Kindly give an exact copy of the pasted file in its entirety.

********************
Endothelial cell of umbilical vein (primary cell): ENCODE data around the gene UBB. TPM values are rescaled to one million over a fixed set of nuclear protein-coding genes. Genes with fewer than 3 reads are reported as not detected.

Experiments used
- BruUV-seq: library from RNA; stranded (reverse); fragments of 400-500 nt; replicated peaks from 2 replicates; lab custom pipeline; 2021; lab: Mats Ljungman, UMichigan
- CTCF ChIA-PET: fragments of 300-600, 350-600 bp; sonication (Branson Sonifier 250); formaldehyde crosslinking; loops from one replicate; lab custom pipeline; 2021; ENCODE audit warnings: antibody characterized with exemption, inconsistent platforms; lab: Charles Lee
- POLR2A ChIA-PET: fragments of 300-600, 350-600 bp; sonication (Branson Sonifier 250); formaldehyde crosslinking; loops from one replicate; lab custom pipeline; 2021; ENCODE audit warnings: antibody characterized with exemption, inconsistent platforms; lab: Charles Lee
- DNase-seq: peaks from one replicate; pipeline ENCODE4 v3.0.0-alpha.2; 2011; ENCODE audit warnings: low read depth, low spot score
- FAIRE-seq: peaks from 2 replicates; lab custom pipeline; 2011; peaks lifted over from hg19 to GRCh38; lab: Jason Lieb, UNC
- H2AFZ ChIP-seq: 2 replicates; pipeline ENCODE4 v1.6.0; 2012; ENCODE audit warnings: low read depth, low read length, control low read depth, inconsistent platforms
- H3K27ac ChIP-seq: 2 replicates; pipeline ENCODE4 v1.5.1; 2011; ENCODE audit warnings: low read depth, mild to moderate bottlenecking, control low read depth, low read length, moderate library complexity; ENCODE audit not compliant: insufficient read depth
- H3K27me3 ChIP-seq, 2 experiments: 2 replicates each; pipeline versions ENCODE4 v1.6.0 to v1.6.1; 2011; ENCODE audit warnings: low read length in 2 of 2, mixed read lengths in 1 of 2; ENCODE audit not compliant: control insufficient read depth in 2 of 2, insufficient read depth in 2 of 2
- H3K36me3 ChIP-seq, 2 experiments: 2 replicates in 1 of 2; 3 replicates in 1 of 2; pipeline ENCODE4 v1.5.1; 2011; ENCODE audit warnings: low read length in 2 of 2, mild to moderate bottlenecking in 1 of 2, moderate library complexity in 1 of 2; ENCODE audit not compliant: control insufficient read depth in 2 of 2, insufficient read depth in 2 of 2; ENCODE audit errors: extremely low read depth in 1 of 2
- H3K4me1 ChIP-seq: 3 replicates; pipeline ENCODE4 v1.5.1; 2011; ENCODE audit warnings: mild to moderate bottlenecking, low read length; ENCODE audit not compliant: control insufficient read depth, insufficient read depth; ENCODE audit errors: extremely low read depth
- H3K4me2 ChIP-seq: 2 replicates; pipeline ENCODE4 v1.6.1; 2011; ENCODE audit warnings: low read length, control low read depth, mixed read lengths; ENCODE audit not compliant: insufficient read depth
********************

Endothelial cell of umbilical vein (primary cell): ENCODE data around the gene UBB. TPM values are rescaled to one million over a fixed set of nuclear protein-coding genes. Genes with fewer than 3 reads are reported as not detected.

Experiments used
- BruUV-seq: library from RNA; stranded (reverse); fragments of 400-500 nt; replicated peaks from 2 replicates; lab custom pipeline; 2021; lab: Mats Ljungman, UMichigan
- CTCF ChIA-PET: fragments of 300-600, 350-600 bp; sonication (Branson Sonifier 250); formaldehyde crosslinking; loops from one replicate; lab custom pipeline; 2021; ENCODE audit warnings: antibody characterized with exemption, inconsistent platforms; lab: Charles Lee
- POLR2A ChIA-PET: fragments of 300-600, 350-600 bp; sonication (Branson Sonifier 250); formaldehyde crosslinking; loops from one replicate; lab custom pipeline; 2021; ENCODE audit warnings: antibody characterized with exemption, inconsistent platforms; lab: Charles Lee
- DNase-seq: peaks from one replicate; pipeline ENCODE4 v3.0.0-alpha.2; 2011; ENCODE audit warnings: low read depth, low spot score
- FAIRE-seq: peaks from 2 replicates; lab custom pipeline; 2011; peaks lifted over from hg19 to GRCh38; lab: Jason Lieb, UNC
- H2AFZ ChIP-seq: 2 replicates; pipeline ENCODE4 v1.6.0; 2012; ENCODE audit warnings: low read depth, low read length, control low read depth, inconsistent platforms
- H3K27ac ChIP-seq: 2 replicates; pipeline ENCODE4 v1.5.1; 2011; ENCODE audit warnings: low read depth, mild to moderate bottlenecking, control low read depth, low read length, moderate library complexity; ENCODE audit not compliant: insufficient read depth
- H3K27me3 ChIP-seq, 2 experiments: 2 replicates each; pipeline versions ENCODE4 v1.6.0 to v1.6.1; 2011; ENCODE audit warnings: low read length in 2 of 2, mixed read lengths in 1 of 2; ENCODE audit not compliant: control insufficient read depth in 2 of 2, insufficient read depth in 2 of 2
- H3K36me3 ChIP-seq, 2 experiments: 2 replicates in 1 of 2; 3 replicates in 1 of 2; pipeline ENCODE4 v1.5.1; 2011; ENCODE audit warnings: low read length in 2 of 2, mild to moderate bottlenecking in 1 of 2, moderate library complexity in 1 of 2; ENCODE audit not compliant: control insufficient read depth in 2 of 2, insufficient read depth in 2 of 2; ENCODE audit errors: extremely low read depth in 1 of 2
- H3K4me1 ChIP-seq: 3 replicates; pipeline ENCODE4 v1.5.1; 2011; ENCODE audit warnings: mild to moderate bottlenecking, low read length; ENCODE audit not compliant: control insufficient read depth, insufficient read depth; ENCODE audit errors: extremely low read depth
- H3K4me2 ChIP-seq: 2 replicates; pipeline ENCODE4 v1.6.1; 2011; ENCODE audit warnings: low read length, control low read depth, mixed read lengths; ENCODE audit not compliant: insufficient read depth